Publicly-owned farms around Biggleswade, Sandy and Potton could be sold off
- Credit: Archant
Fears are being raised about whether Central Bedfordshire Council plans to change the way it runs publicly-owned farms, and possibly sell some of them.
The local authority manages around 5,000 acres of public farmland worth about £62 million.
These premises came under Central Bedfordshire’s ownership when it replaced South Beds District Council and Mid Beds District Council in 2011.
The farms are rented to 58 tenants across the area, with a number of smallholdings close to Potton, Sandy, Biggleswade, Arlesey and Stotfold.
A policy is being drafted for the way the local authority manages its farm estates.
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Independent Potton councillor Adam Zerny says the draft plan appears to be “quite vague”.
He told Tuesday’s executive meeting: “I don’t see the sites which are going to be sold off, and how much is going to be sold off.
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“If this can’t be provided then I ask that you guarantee a list of these sites comes back to the executive for further discussion.”
He’s concerned the council may sell off some of the farmland for housing schemes, as several sites south of Biggleswade have been included in the Local Plan for development.
But under the Agriculture Act (1970) local authorities have to provide chances for people with agricultural experience to farm, rather than just sell off the land.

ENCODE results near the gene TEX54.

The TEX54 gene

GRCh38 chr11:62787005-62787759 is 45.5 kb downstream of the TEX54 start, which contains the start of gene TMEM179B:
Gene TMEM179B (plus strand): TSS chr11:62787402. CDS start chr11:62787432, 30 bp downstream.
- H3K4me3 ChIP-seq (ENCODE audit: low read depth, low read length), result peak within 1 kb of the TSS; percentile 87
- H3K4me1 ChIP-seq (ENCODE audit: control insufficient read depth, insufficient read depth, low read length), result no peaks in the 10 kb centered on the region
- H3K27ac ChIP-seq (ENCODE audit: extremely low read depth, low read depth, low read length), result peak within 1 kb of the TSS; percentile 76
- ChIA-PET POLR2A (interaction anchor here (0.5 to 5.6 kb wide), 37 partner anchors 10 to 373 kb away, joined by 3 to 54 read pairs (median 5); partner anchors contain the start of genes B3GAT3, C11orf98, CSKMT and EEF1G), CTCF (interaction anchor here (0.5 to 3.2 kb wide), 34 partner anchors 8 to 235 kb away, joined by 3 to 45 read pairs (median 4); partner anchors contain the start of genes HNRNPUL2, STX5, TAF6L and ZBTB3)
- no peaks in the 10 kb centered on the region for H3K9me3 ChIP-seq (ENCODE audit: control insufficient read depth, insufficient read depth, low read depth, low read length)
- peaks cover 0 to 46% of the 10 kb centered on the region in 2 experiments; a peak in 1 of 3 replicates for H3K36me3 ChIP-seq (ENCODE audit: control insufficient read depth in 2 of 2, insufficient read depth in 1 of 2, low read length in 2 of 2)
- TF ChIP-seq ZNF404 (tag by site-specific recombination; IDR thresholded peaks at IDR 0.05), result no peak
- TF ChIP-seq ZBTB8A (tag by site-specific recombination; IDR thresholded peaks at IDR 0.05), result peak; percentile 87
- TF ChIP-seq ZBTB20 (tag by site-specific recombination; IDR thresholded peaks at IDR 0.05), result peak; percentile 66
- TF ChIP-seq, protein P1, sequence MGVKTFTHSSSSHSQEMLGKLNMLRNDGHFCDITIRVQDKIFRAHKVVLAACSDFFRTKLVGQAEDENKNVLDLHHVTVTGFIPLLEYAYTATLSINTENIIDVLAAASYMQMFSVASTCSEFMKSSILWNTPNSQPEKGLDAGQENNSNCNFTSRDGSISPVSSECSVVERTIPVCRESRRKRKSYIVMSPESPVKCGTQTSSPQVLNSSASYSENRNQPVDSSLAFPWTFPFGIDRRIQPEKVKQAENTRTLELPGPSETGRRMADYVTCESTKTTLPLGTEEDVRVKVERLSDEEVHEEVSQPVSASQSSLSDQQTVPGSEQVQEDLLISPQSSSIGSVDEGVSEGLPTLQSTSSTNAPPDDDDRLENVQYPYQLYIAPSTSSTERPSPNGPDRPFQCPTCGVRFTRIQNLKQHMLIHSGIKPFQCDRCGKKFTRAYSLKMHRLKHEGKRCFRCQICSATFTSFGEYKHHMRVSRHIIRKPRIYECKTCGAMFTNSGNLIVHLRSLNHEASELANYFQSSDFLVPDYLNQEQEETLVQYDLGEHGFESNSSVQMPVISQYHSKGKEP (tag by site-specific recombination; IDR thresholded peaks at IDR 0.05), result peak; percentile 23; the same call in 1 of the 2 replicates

The draft farms estate plan will highlight some of the benefits of owning the land. These include providing greater access to the countryside, greater control over the pace and type of development in rural areas and contributing to the supply of minerals.
“The draft plan is expected to meet the challenges and opportunities within the rural economy over the next 10 years,” according to a report to the council’s executive.
The local authority’s farms estate has supplied £50m in capital receipts from land sales during the last five years, says the report.
A target has been set for a further £36m from the Central Bedfordshire Council farms estate during the next four years.
The proposed approach is to have “a smaller number of holdings of a larger size, with more proactive management to reduce the risk of bad debt”.
Acquiring land as appropriate to have a manageable amount of farmland is more viable than selling off part or the whole of the estate, adds the report.
Conservative Ampthill councillor Paul Duckett, who chairs the corporate resources overview and scrutiny committee, welcomed the draft farm estates plan. He said: “It’s something we’ve been pushing for over quite some time.
“We need a plan for our farmland. Otherwise many people will fear we will turn into Hertfordshire and be covered in concrete.
“Nearly 5,000 acres of our farmland will remain as that.
“If it stays predominently green and rural it will be something for future generations to enjoy.”
Conservative Dunstable Manshead councillor Eugene Ghent said there are various farm tenancy arrangements in place.
“As they come to an end, there will be a consultation with the said tenants as to whether they want to maintain the tenancy,” said Mr Ghent, who is the council’s executive member for assets and housing delivery.
There will be an eight-week public consultation process over the draft farms estate plan, which will then be considered by the executive in October.